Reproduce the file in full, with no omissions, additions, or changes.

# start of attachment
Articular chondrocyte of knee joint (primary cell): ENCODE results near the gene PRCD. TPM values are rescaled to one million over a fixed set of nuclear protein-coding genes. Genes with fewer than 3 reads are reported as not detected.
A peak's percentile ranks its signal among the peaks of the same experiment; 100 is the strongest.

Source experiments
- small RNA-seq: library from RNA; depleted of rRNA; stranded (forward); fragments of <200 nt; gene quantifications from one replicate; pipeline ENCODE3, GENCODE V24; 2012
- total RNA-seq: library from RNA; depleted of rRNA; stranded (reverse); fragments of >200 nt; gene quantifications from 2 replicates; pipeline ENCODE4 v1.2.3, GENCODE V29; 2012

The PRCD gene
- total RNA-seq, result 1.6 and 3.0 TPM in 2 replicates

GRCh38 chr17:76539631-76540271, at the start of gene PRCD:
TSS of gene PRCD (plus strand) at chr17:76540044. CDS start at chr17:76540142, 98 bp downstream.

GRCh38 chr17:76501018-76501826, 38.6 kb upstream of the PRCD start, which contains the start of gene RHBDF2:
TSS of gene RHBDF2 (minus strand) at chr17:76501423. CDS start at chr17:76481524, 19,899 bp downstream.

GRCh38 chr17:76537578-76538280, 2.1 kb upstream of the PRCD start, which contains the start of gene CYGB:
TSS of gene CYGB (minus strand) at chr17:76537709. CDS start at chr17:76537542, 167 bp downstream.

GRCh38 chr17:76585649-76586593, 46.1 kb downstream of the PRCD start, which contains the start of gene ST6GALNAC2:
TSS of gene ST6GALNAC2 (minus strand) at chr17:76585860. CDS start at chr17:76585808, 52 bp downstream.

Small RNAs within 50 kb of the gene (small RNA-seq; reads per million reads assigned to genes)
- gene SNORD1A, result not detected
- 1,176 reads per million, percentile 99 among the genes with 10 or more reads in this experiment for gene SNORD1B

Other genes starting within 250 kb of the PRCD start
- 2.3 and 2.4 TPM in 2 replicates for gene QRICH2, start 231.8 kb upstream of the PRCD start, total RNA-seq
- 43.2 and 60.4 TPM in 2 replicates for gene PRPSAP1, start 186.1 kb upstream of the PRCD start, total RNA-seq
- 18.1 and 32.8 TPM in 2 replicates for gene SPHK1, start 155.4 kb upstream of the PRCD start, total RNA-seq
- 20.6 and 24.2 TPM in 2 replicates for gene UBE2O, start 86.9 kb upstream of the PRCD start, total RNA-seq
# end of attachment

Articular chondrocyte of knee joint (primary cell): ENCODE results near the gene PRCD. TPM values are rescaled to one million over a fixed set of nuclear protein-coding genes. Genes with fewer than 3 reads are reported as not detected.
A peak's percentile ranks its signal among the peaks of the same experiment; 100 is the strongest.

Source experiments
- small RNA-seq: library from RNA; depleted of rRNA; stranded (forward); fragments of <200 nt; gene quantifications from one replicate; pipeline ENCODE3, GENCODE V24; 2012
- total RNA-seq: library from RNA; depleted of rRNA; stranded (reverse); fragments of >200 nt; gene quantifications from 2 replicates; pipeline ENCODE4 v1.2.3, GENCODE V29; 2012

The PRCD gene
- total RNA-seq, result 1.6 and 3.0 TPM in 2 replicates

GRCh38 chr17:76539631-76540271, at the start of gene PRCD:
TSS of gene PRCD (plus strand) at chr17:76540044. CDS start at chr17:76540142, 98 bp downstream.

GRCh38 chr17:76501018-76501826, 38.6 kb upstream of the PRCD start, which contains the start of gene RHBDF2:
TSS of gene RHBDF2 (minus strand) at chr17:76501423. CDS start at chr17:76481524, 19,899 bp downstream.

GRCh38 chr17:76537578-76538280, 2.1 kb upstream of the PRCD start, which contains the start of gene CYGB:
TSS of gene CYGB (minus strand) at chr17:76537709. CDS start at chr17:76537542, 167 bp downstream.

GRCh38 chr17:76585649-76586593, 46.1 kb downstream of the PRCD start, which contains the start of gene ST6GALNAC2:
TSS of gene ST6GALNAC2 (minus strand) at chr17:76585860. CDS start at chr17:76585808, 52 bp downstream.

Small RNAs within 50 kb of the gene (small RNA-seq; reads per million reads assigned to genes)
- gene SNORD1A, result not detected
- 1,176 reads per million, percentile 99 among the genes with 10 or more reads in this experiment for gene SNORD1B

Other genes starting within 250 kb of the PRCD start
- 2.3 and 2.4 TPM in 2 replicates for gene QRICH2, start 231.8 kb upstream of the PRCD start, total RNA-seq
- 43.2 and 60.4 TPM in 2 replicates for gene PRPSAP1, start 186.1 kb upstream of the PRCD start, total RNA-seq
- 18.1 and 32.8 TPM in 2 replicates for gene SPHK1, start 155.4 kb upstream of the PRCD start, total RNA-seq
- 20.6 and 24.2 TPM in 2 replicates for gene UBE2O, start 86.9 kb upstream of the PRCD start, total RNA-seq